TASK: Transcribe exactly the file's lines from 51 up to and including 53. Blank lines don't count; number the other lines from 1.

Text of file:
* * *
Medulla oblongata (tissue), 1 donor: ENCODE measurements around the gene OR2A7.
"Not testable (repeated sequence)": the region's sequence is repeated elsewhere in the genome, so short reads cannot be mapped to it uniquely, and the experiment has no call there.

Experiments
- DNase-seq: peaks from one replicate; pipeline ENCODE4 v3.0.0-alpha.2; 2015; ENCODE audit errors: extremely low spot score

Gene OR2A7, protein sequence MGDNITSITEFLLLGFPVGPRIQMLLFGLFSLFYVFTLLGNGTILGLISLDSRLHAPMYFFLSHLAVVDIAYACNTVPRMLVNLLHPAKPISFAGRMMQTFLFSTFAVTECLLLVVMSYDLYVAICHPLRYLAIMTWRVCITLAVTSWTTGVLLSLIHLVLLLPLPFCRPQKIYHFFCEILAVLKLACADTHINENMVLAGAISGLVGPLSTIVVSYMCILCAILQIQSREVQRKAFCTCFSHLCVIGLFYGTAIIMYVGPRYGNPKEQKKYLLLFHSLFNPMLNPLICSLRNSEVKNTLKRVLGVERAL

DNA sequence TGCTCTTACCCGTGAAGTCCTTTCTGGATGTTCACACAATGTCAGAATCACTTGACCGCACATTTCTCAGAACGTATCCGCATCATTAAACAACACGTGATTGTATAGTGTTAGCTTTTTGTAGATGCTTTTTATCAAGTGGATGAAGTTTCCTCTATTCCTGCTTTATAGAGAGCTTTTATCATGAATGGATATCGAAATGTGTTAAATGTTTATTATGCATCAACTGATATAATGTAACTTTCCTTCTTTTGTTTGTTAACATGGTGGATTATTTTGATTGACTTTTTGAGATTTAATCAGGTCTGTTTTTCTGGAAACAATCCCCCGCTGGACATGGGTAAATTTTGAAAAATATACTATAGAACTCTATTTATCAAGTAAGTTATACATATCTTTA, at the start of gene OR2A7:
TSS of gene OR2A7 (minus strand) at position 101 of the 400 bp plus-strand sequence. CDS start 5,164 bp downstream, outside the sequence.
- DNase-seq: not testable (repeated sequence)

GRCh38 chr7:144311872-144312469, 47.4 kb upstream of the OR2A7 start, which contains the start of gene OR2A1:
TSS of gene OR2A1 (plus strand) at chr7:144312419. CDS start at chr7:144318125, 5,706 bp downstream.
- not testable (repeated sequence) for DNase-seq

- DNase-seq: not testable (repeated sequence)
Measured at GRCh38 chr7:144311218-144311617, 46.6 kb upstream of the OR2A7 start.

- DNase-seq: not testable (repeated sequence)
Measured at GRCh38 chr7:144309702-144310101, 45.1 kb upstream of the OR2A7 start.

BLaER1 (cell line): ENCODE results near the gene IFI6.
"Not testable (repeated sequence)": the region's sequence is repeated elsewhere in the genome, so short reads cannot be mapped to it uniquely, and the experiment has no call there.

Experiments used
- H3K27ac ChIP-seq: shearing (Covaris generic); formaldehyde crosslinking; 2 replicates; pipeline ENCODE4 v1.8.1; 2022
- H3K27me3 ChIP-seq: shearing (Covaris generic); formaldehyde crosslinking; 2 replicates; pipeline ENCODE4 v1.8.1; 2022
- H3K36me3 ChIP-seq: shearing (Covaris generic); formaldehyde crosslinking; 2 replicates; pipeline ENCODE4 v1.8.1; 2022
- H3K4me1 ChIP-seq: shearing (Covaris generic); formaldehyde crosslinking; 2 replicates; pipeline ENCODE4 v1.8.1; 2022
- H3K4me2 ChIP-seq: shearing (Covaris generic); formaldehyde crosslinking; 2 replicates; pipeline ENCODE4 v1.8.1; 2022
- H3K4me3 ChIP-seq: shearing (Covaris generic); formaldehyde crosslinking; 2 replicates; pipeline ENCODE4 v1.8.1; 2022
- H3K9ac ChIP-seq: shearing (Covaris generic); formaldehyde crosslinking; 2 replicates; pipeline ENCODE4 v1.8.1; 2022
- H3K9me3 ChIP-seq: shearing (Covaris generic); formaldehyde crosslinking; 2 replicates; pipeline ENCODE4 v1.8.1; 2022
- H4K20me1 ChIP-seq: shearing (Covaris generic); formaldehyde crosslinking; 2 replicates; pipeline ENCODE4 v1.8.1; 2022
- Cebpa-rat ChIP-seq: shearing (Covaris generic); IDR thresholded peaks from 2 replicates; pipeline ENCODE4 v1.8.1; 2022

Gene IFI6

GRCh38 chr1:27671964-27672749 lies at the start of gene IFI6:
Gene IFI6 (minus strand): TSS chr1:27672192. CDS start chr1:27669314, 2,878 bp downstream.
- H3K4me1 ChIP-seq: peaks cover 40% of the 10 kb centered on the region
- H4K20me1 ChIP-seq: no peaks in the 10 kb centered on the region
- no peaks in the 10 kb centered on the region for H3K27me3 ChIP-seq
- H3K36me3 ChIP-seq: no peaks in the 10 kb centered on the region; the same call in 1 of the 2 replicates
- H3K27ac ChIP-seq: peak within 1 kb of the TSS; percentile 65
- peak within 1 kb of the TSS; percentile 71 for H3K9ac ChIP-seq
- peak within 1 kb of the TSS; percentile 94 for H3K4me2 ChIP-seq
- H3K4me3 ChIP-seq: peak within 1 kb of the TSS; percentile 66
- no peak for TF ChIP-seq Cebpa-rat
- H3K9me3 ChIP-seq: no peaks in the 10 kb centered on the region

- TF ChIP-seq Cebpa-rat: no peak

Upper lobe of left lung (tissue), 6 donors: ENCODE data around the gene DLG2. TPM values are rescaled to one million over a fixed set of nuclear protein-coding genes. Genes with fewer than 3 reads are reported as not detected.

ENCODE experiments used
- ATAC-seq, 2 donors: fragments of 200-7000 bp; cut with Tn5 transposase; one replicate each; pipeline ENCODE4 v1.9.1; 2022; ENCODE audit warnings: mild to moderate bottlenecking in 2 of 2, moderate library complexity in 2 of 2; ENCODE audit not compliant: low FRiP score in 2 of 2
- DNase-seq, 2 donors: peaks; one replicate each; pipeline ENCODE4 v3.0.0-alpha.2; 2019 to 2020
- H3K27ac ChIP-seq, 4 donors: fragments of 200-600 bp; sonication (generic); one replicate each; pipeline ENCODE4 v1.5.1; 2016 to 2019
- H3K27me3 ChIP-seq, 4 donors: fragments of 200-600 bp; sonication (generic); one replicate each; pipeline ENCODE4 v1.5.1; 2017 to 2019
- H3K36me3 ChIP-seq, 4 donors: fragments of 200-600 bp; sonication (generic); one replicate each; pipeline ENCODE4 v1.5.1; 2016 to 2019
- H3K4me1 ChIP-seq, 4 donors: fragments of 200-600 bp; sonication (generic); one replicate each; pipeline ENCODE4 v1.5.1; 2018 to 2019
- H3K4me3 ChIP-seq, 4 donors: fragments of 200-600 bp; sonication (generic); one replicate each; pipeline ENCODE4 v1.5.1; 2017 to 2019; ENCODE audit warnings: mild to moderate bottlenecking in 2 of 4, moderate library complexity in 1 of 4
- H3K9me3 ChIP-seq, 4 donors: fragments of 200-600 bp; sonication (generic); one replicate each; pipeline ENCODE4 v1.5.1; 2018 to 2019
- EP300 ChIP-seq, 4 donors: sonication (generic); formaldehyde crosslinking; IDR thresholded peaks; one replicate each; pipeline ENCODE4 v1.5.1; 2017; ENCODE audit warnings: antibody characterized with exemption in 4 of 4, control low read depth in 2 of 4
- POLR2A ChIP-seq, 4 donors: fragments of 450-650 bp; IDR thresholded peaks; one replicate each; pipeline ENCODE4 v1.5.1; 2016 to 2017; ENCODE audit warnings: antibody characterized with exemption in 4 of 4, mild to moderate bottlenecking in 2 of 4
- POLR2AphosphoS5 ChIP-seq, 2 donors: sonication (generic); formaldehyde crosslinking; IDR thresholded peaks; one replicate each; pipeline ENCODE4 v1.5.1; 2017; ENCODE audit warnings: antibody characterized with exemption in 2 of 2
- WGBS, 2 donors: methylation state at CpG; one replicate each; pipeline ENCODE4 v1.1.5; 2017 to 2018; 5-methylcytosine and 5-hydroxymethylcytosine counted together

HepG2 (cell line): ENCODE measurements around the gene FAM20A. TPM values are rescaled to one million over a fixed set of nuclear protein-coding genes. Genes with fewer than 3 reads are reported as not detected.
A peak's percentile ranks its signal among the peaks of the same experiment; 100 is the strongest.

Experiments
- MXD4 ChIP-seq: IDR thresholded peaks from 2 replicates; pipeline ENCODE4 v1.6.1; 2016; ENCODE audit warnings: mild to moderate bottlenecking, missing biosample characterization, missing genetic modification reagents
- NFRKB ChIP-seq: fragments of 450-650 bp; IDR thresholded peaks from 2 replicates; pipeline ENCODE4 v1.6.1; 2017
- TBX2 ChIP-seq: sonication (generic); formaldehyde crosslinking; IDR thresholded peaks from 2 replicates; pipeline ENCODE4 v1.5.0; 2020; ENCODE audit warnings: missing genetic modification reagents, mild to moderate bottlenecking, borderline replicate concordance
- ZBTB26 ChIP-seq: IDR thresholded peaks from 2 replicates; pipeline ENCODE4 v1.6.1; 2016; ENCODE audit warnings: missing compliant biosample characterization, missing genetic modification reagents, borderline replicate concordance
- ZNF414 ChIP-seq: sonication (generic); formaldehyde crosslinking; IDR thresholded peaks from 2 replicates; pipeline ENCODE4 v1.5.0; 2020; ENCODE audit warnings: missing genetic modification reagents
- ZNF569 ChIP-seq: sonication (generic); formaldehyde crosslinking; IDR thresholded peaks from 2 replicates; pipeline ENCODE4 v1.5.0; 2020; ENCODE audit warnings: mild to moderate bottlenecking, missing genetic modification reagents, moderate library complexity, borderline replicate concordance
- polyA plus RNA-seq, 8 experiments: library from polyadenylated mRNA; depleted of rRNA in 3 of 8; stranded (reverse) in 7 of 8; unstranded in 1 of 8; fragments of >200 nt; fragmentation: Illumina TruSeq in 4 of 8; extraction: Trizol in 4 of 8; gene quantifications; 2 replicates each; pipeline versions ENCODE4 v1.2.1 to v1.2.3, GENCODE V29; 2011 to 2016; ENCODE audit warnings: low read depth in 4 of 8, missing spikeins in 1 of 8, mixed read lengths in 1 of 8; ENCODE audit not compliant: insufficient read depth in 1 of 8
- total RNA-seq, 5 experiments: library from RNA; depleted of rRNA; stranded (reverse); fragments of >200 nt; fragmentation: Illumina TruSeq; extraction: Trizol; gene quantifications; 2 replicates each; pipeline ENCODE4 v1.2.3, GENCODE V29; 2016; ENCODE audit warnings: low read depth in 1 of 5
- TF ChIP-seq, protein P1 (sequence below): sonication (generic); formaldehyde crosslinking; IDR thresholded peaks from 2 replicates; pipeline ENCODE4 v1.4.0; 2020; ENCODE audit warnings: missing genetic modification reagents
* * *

- H3K4me3 ChIP-seq, 4 donors: fragments of 200-600 bp; sonication (generic); one replicate each; pipeline ENCODE4 v1.5.1; 2017 to 2019; ENCODE audit warnings: mild to moderate bottlenecking in 2 of 4, moderate library complexity in 1 of 4
- H3K9me3 ChIP-seq, 4 donors: fragments of 200-600 bp; sonication (generic); one replicate each; pipeline ENCODE4 v1.5.1; 2018 to 2019
- EP300 ChIP-seq, 4 donors: sonication (generic); formaldehyde crosslinking; IDR thresholded peaks; one replicate each; pipeline ENCODE4 v1.5.1; 2017; ENCODE audit warnings: antibody characterized with exemption in 4 of 4, control low read depth in 2 of 4